It is easy to assume when an ostomy is concerned that it is a messy, dirty situation for those involved! Unless you are not getting on with your ostomy appliance, that simply shouldn’t be the case at all (apart from a leak of course). Keeping your ostomy clean is not only best for you practically whilst you carry on with your day to day life, but as important as your daily hygiene. Your ostomy should be kept clean just as the rest of your body. Put simply, your ostomy is your anus that’s had a visit from Phil and Kirsty and relocated up north!
What not to use
Let's start with what not to use. Baby wipes, cleansers and soap are not recommended due to residue that can be left on the skin compromising the adhesion of the ostomy appliance. Typically it is recommended to start the cleaning regime with water and paper towels. I find dry wipes and gauze more effective as they don’t break down and absorb more water for a good clean. It's very satisfying when your peristomal skin is behaving itself and you give it a good clean and see your skin looking healthy and glowing.
Our skin makes up 15% of our bodies being the largest organ, renewing itself every 28 days. Ask yourself, do you take as much care for your skin on your whole body as you do your face? Makes you think, doesn’t it?
The importance of healthy parastomal skin
With the main issue that ostomates face being leaks it is no wonder that a good cleaning routine is so important. It can contribute to the health of your peristomal skin and leave you feeling very uncomfortable, sore and itchy if not cleaned properly. Adhesive removal sprays/wipes are commonly used when changing an appliance if it proves difficult. Your appliance may be stuck still despite needing a change or a leak from the centre, making it necessary to apply a remover to the edges to ease its removal. This also aids in removing any remaining sticky residue which some appliances can leave behind.
Using warm water as opposed to room temperature is also helpful in this situation, but understandably if you are not able to obtain any where you need to change your appliance, not being warm isn’t going to do you any harm, it may just take a little longer. My routine for changing my appliance follows a bath or shower every evening. I keep my bag on during, and change it after so I have ticked all the personal hygiene boxes all at once.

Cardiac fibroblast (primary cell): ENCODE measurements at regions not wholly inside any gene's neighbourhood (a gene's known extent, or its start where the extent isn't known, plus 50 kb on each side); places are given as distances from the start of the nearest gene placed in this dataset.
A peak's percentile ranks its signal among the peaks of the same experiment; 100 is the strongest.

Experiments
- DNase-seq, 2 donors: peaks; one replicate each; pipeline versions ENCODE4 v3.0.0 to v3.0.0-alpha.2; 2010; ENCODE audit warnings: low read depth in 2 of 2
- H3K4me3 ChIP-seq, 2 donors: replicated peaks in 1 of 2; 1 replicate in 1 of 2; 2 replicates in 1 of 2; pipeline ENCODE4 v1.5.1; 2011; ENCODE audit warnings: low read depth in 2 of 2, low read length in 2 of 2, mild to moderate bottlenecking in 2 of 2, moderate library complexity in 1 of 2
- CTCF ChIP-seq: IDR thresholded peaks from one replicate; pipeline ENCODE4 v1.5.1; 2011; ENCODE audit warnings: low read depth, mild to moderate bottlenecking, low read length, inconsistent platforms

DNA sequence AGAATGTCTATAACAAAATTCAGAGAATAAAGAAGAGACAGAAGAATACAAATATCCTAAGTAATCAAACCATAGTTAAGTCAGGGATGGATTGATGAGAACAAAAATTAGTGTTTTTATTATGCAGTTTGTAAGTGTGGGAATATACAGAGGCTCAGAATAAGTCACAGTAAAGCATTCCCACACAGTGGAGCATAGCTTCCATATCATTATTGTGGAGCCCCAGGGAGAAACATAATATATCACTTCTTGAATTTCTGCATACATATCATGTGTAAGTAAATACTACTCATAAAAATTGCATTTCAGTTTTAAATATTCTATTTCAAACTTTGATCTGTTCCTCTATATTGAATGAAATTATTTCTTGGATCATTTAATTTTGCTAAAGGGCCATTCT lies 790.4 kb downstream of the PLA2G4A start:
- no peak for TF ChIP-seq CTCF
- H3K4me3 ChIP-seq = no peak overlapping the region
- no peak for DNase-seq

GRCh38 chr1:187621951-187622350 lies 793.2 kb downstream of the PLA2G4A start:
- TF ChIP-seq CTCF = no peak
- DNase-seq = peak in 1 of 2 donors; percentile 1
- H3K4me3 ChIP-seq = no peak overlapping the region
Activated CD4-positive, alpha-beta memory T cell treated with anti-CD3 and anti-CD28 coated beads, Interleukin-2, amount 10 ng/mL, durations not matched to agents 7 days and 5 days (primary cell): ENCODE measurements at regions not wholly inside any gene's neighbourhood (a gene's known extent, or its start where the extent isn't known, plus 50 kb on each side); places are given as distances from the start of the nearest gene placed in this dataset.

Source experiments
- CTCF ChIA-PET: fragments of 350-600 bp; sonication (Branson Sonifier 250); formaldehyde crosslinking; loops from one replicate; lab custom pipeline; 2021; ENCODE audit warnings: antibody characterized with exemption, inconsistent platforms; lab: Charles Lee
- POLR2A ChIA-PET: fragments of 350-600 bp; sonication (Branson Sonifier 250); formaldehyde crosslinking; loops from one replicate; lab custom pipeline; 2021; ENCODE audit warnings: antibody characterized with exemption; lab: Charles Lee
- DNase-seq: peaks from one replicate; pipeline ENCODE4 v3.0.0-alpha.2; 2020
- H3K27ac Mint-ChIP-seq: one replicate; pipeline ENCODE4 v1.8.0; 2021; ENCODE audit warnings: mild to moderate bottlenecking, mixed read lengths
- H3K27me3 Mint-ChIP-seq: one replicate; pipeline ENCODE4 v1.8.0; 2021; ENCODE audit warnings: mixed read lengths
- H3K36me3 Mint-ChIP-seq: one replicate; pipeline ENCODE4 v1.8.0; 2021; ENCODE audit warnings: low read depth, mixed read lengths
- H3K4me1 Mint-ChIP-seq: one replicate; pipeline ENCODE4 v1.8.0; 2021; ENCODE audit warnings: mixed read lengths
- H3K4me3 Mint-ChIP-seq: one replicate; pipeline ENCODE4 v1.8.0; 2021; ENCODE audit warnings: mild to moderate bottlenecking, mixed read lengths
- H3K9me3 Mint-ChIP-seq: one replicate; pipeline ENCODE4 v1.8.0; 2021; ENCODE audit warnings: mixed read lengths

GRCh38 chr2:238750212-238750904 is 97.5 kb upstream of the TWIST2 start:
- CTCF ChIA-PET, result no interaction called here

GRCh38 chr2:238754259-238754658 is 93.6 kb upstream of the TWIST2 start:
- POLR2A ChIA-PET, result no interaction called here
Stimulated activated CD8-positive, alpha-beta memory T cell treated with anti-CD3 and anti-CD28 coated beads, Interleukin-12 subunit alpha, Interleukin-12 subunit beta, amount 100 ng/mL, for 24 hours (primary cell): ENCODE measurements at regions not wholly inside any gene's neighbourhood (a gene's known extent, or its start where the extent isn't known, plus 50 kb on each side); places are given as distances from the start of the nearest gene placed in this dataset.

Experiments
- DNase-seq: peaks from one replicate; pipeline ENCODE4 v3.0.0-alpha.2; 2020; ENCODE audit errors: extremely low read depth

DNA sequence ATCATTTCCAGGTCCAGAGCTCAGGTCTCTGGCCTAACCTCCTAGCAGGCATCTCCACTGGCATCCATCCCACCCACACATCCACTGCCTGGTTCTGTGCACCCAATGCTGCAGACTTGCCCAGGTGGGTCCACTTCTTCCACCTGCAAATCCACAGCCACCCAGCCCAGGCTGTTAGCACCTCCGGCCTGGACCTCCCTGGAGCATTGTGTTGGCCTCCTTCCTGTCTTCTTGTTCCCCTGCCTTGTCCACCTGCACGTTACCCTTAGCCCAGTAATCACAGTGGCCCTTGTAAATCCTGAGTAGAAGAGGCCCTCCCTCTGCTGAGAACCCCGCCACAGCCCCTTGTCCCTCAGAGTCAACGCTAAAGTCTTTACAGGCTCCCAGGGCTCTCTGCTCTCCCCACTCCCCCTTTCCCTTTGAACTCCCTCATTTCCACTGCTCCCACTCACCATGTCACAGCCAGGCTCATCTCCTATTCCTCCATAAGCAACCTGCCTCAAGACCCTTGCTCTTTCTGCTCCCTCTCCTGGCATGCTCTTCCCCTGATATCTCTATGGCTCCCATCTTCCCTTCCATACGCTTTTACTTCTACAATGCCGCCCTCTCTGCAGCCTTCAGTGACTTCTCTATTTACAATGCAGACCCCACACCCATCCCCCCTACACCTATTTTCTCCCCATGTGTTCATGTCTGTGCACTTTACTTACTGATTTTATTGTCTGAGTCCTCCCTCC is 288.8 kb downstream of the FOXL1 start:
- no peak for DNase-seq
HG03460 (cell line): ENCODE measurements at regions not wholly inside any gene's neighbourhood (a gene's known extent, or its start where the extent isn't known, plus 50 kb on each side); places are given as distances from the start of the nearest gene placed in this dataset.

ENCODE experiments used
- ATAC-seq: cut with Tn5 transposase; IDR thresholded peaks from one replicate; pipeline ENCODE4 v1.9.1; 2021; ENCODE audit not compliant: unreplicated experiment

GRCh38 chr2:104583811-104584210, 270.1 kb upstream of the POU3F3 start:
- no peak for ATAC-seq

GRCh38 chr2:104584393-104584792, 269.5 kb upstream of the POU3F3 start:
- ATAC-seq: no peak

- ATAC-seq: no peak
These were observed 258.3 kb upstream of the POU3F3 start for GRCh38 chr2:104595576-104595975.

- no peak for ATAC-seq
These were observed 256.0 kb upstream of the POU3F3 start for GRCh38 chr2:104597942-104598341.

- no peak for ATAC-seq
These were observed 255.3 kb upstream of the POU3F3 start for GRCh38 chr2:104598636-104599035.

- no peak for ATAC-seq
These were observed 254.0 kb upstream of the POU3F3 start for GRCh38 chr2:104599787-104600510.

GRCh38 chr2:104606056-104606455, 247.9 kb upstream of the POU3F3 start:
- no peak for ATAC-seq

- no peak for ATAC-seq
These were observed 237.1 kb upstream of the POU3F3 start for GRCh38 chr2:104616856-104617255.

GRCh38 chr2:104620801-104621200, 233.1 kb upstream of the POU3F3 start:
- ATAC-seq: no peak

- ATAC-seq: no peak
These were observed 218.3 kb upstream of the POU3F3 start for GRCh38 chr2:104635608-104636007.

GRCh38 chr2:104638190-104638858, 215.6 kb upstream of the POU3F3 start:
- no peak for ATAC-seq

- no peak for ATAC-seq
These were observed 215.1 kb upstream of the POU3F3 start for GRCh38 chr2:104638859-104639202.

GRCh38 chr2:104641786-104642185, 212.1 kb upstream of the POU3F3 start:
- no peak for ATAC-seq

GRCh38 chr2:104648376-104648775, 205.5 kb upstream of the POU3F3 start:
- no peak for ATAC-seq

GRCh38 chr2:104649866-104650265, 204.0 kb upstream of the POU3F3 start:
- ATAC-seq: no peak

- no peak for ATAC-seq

Before putting your new ostomy appliance on, many ostomates use barrier rings/sprays/wipes for an added layer of protection. It is important to ensure the skin is completely dry following this step to aid in the adhering to the skin of your appliance. Thrush is something that children with stomas can experience more frequently than adults which requires cream as treatment.
If you see a change in your skin, are experiencing itching, discomfort or pain, contact your stoma nurse as soon as possible. I make sure to take photos and send an email as documentation to support this. Until an issue is resolved I will take photos everyday to monitor if there is improvement or not. If not then your stoma nurse can clearly see this and take action more quickly. Ask your stoma nurse for their email address if they use one. I find emailing is a much quicker form of communication than trying to catch them on the phone and having to leave lots of messages.
Bleeding from your stoma
Being a live, active organ, your stoma can bleed during the cleaning process, and equally turn a whiter colour in places if your ostomy appliance is rubbing and too close to it. Again, if you are concerned, take photos and send them, and visit your stoma nurse for advice.
Slight blood when caught during cleaning is common however and nothing you should worry about. If your peristomal skin is sore going as far as the outer edge of your appliance then you may be advised to try a different brand of ostomy appliance. I was using the same appliance for my son from 5 days old for a few years, then his skin decided it wasn’t going to play ball anymore! His stoma nurse said it is common and we found an alternative.
Dealing with ostomy odour
Until next time, Rach x
Disclaimer: As always, this post is from our blogger, Rachel's, experience of living with an ostomy & Hirschsprung's Disease & from what she has researched. Nothing in our blog posts should be taken as medical advice. It's always best to consult a medical professional if you have queries or concerns.
Other reads by Rachel
- How long should an ostomy bag stay on?
- My 2nd Stomaversary: What lessons have I learned?
- How does accessibility impact people?
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